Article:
- n. 卡车；交易；手推车
- vi. 驾驶卡车；以物易物
- vt. 交易；以卡车运输
- adj. （美）运货汽车的
- n. (Truck)人名；(德)特鲁克
CET4 TEM4 考 研 CET6
来自希腊语 trokhos,轮子，来自 trekhein,滚动，跑，来自 PIE*dhregh,跑，可能变形自 PIE*dhragh, 推，拉，词源同 drag,tractor.引申词义手推车，后用于指卡车。
- truck: English has two distinct words truck. The earlier, ‘dealings’, as in ‘have no truck with’, was originally a verb, meaning ‘exchange, barter’ . It was borrowed from Anglo- Norman *truquer, but its ultimate ancestry is unknown. Americans call a ‘market garden’ a truck farm, from the former practice of bartering its produce. Truck ‘goods vehicle’  is generally assumed to be short for truckle; it was originally used for a ‘small wooden wheel’, particularly one on the carriage of a naval cannon.
- truck (n.1)
- "vehicle," 1610s, originally "small wheel" (especially one on which the carriages of a ship's guns were mounted), probably from Latin trochus "iron hoop," from Greek trokhos "wheel," from trekhein "to run" (see truckle (n.)). Sense extended to "cart for carrying heavy loads" (1774), then in American English to "motor vehicle for carrying heavy loads" (1913), a shortened form of motor truck in this sense (1901).
There have also been lost to the enemy 6,200 guns, 2,550 tanks and 70,000 trucks, which is the American name for lorries, and which, I understand, has been adopted by the combined staffs in North-West Africa in exchange for the use of the word petrol in place of gasolene. [Winston Churchill, address to joint session of U.S. Congress, May 19, 1943]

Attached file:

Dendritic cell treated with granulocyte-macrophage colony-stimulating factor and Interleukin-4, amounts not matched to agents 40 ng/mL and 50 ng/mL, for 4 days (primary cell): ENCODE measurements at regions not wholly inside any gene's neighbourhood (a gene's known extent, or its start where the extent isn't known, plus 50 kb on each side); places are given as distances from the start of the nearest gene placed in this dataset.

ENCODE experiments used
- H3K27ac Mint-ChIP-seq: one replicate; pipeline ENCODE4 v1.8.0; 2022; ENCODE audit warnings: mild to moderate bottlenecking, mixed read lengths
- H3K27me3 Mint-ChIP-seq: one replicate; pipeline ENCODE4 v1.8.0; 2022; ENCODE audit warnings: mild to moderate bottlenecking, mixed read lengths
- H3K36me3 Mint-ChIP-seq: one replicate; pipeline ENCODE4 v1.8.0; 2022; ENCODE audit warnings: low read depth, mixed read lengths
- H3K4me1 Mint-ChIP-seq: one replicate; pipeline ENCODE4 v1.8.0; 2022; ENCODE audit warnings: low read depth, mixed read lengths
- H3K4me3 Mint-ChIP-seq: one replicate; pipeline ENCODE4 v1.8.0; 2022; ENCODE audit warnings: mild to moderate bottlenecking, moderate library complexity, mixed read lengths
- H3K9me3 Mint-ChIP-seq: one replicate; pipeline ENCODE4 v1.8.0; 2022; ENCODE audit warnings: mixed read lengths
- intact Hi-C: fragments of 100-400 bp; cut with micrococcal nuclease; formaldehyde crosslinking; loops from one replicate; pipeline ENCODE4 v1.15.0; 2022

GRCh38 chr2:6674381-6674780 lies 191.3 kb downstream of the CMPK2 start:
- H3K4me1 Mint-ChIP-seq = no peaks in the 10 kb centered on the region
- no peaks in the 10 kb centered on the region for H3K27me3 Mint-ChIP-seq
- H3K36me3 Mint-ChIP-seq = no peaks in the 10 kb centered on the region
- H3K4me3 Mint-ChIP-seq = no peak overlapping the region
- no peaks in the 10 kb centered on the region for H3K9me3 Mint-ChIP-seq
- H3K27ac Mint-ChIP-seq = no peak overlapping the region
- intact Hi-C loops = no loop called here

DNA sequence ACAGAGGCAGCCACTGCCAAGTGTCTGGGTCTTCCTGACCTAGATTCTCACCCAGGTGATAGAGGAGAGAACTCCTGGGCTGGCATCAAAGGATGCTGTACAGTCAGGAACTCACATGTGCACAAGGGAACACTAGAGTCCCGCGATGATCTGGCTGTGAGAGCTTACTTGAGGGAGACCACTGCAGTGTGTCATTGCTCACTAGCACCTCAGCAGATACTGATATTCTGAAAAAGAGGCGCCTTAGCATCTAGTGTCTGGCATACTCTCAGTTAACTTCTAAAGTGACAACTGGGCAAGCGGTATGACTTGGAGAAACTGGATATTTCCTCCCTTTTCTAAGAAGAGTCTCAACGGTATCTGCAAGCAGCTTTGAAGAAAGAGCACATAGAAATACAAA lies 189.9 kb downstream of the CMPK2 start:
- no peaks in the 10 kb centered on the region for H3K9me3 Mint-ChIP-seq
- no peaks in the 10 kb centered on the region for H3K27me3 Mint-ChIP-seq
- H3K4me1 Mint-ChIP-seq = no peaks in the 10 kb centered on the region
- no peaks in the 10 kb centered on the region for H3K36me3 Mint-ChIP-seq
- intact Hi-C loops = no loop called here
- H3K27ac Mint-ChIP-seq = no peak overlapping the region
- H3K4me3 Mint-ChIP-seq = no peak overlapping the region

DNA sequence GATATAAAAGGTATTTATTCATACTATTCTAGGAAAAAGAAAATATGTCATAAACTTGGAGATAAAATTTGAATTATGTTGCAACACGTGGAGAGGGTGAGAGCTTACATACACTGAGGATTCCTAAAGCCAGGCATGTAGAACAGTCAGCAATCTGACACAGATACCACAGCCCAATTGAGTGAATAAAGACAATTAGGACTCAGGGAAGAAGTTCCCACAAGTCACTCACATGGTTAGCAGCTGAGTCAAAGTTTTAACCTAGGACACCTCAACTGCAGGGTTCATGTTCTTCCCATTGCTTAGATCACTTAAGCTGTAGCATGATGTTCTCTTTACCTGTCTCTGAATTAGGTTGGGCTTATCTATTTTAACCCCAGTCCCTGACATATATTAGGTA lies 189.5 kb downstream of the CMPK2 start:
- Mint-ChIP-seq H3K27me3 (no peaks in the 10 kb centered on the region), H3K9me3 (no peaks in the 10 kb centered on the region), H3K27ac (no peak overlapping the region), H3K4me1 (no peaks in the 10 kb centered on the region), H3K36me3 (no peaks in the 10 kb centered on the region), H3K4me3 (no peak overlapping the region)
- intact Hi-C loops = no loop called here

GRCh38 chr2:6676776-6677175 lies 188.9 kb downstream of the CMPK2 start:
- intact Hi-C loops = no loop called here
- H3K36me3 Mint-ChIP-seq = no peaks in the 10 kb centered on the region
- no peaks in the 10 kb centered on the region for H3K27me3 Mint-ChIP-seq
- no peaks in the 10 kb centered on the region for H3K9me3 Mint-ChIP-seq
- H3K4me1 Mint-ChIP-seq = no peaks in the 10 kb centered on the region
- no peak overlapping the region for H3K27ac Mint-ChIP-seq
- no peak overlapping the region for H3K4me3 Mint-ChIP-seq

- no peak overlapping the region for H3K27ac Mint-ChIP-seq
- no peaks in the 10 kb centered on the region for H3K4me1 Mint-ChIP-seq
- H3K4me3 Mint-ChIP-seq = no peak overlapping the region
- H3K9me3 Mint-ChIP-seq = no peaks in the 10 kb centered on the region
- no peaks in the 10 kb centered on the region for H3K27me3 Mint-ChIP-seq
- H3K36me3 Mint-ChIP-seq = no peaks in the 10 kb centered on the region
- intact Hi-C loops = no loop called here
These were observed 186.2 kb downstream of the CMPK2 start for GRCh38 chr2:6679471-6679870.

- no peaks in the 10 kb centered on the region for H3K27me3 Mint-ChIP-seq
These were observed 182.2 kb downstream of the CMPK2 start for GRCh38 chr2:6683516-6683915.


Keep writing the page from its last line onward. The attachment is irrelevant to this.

Truck stop is attested from 1956.
- truck (v.1)
- "to exchange, barter," early 13c., from Old North French troquer "to barter, exchange," from Medieval Latin trocare "barter," of unknown origin. Rare before 16c. Sense of "have dealings with" is first recorded 1610s. The noun is first recorded 1550s, "act or practice of barter." Sense of "vegetables raised for market" is from 1784, preserved in truck farm (1866).
- truck (v.2)
- "to convey on a truck," 1809, from truck (n.). Verbal meaning "dance, move in a cool way," first attested 1935, from popular dance of that name in U.S., supposedly introduced at Cotton Club, 1933. Related: Trucked; trucking.
- truck (n.2)
- 1530s, "act or practice of barter, trading by exchange," from French troque, from troquer (see truck (v.1)). Sense of "dealings" is from 1620s. "Exchange of commodities, barter," then "commodities for barter and exchange." In this sense the word was given a wide use in 19c. American English: "Truck at first meant market-garden produce; then it came to mean stuff in general, including 'doctor-stuff.' SPUN TRUCK is knitting work" [Thornton, "American Glossary," 1912]. Sense of "vegetables raised for market" is from 1784, preserved in truck farm (1866).
- 1. Now and then they heard the roar of a heavy truck.
- 2. The truck was trundling along the escarpment of the Zambesi valley.
- 3. The truck lumbered across the parking lot toward the road.
- 4. The truck sways wildly, careening down narrow mountain roads.
- 5. He pulled to a stop behind a pickup truck.
[ truck 造句 ]